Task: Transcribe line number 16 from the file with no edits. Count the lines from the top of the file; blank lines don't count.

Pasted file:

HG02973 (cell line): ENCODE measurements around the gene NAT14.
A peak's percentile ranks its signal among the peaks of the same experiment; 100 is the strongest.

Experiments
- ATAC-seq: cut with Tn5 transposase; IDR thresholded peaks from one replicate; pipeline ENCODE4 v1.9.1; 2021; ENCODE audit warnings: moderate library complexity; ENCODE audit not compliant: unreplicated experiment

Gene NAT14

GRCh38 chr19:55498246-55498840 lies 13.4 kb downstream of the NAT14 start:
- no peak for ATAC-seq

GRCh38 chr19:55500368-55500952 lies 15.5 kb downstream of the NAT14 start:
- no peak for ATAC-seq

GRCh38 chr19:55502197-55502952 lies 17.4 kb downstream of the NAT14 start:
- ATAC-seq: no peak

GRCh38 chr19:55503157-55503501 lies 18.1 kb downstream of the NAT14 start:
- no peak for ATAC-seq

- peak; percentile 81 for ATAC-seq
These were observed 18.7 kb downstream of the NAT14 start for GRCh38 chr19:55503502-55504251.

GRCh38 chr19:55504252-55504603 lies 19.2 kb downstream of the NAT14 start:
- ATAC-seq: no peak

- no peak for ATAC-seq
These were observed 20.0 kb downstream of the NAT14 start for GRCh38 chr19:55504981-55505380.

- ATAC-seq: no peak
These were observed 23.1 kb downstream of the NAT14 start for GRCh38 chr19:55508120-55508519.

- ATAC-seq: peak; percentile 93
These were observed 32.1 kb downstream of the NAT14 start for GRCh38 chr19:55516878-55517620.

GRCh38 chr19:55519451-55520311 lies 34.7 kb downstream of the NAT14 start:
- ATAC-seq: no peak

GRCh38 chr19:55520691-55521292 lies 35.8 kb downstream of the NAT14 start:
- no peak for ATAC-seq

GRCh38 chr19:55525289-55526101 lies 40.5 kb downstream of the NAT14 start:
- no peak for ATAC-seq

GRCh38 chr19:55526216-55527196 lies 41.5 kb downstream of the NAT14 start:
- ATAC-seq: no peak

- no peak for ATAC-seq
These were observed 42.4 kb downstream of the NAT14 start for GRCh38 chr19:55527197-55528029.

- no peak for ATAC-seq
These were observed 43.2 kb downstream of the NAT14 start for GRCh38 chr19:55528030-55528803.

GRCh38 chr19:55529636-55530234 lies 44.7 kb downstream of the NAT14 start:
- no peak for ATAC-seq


GRCh38 chr19:55504252-55504603 lies 19.2 kb downstream of the NAT14 start: